Will's Windmill column: Why water in private wells can smell bad
If you have a private well and the water smells musty or like "rotten eggs," you may have a bacteria problem. The bacteria that cause this smell live in the soil or aquifer. They do not pose a health risk. However, once they are introduced to a well, they may multiply rapidly and cause odor problems.
Sometimes odor-producing bacteria are indicators that disease-causing bacteria are also present. This is especially true if there has been a sudden change in your water quality.
You should have your well water tested through a certified lab to make sure there is not a health problem. The tests that are typically run to identify potential health problems may not detect odor-causing bacteria. The lab will let you know whether water is safe to drink. If the water is safe but smells bad, there are steps you can take to reduce or eliminate the problem.
Odor-producing bacteria are often referred to as "iron'" or "sulfur-reducing" bacteria. That is, they use iron or sulfur in their life cycle and give off hydrogen sulfide gas. That's the rotten egg odor you smell. The bacteria may form slimy colonies in pipes or toilet tanks and can stain laundry. However, the odor is usually the most objectionable problem.
These iron bacteria can get into your well when you have maintenance on piping, well casing, or your pump. They may even be introduced when you have work done on indoor plumbing, or when a new hot water heater is installed. Finally, they may get into the water supply through a direct connection to surface water or shallow groundwater seepage.
Once these bacteria get established in your well or water supply, they can be very hard to eliminate. After work is done on your well or plumbing, the system should be thoroughly disinfected. This kills any bacteria that enter the water before they get a foothold. If there is a connection to surface water or the bacteria are strongly established, repeated disinfection may be necessary. Disinfection eliminates or reduces bacteria to tolerable levels.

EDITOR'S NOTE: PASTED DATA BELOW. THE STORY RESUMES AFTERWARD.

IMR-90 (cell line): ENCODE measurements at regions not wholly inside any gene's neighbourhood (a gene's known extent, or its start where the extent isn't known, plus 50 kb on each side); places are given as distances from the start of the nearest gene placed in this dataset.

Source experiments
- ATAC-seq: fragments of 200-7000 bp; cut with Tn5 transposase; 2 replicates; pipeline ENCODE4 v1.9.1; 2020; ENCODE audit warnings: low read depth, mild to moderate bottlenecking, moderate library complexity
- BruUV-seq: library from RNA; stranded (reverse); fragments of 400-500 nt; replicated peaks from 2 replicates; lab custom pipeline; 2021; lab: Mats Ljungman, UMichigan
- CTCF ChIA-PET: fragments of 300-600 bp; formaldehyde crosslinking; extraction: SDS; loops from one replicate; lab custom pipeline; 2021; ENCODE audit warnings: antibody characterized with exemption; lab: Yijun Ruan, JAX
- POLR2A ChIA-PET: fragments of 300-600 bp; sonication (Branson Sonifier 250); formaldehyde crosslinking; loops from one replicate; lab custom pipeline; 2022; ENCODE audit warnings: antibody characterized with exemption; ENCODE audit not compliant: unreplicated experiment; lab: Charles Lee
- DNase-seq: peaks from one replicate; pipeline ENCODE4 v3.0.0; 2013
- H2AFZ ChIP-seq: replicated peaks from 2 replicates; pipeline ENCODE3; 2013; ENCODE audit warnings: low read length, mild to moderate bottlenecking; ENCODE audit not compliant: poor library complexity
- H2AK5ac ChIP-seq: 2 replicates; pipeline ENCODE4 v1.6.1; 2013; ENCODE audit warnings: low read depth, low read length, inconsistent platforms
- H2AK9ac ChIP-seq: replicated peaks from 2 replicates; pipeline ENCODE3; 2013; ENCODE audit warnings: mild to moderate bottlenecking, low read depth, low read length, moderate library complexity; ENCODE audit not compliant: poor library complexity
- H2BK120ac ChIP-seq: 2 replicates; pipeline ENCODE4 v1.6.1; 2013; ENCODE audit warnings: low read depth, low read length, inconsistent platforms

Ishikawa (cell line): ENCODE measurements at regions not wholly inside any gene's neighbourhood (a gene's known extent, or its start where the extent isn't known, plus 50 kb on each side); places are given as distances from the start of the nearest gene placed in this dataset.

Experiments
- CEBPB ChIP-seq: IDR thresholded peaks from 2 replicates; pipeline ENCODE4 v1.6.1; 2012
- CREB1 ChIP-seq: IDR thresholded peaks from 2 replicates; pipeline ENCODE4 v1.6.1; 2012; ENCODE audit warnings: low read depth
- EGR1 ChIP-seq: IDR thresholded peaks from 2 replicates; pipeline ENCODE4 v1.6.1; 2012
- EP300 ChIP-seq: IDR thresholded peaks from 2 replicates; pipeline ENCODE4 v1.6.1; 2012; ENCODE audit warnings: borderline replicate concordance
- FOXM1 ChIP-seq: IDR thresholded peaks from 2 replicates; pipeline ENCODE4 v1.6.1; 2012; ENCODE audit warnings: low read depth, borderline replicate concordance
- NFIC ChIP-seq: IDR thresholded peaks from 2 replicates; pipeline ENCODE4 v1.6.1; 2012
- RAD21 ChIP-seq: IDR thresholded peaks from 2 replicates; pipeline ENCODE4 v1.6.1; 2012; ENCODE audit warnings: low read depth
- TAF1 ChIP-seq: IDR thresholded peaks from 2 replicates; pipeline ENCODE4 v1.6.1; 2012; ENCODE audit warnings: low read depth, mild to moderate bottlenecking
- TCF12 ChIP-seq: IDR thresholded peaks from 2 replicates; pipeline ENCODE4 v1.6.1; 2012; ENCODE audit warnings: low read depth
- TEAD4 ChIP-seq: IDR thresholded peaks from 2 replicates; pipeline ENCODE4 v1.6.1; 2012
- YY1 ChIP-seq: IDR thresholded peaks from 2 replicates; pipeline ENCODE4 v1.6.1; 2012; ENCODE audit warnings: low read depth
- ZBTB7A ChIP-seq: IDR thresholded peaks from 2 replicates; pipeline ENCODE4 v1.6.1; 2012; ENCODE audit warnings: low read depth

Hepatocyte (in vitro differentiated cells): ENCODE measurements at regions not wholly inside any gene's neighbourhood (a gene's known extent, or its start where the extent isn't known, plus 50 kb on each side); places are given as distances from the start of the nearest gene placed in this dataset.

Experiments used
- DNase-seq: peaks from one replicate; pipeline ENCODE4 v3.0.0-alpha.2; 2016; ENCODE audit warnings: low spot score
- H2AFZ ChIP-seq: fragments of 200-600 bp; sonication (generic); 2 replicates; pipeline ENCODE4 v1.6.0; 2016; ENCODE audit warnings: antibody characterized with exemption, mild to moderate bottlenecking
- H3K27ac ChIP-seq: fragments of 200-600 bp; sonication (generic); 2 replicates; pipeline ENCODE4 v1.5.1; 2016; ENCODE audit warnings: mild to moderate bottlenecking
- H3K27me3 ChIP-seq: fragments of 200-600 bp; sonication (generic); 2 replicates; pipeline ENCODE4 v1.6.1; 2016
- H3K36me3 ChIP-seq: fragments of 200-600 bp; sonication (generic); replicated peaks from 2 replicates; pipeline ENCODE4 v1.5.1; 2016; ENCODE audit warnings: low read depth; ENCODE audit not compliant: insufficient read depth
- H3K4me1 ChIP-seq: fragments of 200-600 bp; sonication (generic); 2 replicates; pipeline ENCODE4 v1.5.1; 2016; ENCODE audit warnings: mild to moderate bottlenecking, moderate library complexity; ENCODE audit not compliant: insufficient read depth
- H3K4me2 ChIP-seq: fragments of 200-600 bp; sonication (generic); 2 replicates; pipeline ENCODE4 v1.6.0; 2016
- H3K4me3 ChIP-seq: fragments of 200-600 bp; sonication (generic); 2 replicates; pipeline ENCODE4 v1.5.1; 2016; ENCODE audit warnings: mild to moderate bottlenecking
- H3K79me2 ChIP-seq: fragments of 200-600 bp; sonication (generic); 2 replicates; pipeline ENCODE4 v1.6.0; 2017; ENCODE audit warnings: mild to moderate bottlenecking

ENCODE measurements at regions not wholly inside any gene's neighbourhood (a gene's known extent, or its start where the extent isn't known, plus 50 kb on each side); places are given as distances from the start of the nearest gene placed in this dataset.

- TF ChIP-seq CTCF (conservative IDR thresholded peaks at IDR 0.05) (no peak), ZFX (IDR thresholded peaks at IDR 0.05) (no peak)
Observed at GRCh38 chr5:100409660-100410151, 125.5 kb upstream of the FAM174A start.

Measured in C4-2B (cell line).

Shock chlorination is the most common way to disinfect a private well. Although not difficult, you need to calculate carefully how much chlorine is appropriate for your well size and depth. Make sure the entire system gets disinfected to protect your septic system. For directions on how to disinfect your well, contact your Extension Office and request publication no. 5941, "Treatment Systems for Household Water Supplies: Chlorination."
In some cases, a rotten egg odor comes from the rock or soil the well is drilled into. In these cases, the smell is generally present when the well is first used. Odor is from bacterial growth and it may appear suddenly. Usual times for this odor to occur are after the well has been unused for an extended period of time, following floods or drought, or after maintenance.
Again, a sudden change in water quality may signal potential health risks. Test the water to make sure it's safe to drink. For more information on water testing or chlorination please contact me: Will Yliniemi, Hubbard/Becker County Extension educator at 1-218-732-3391 or 1-218-846-7328, by cell at 1-218-252-1042, or by e-mail at firstname.lastname@example.org.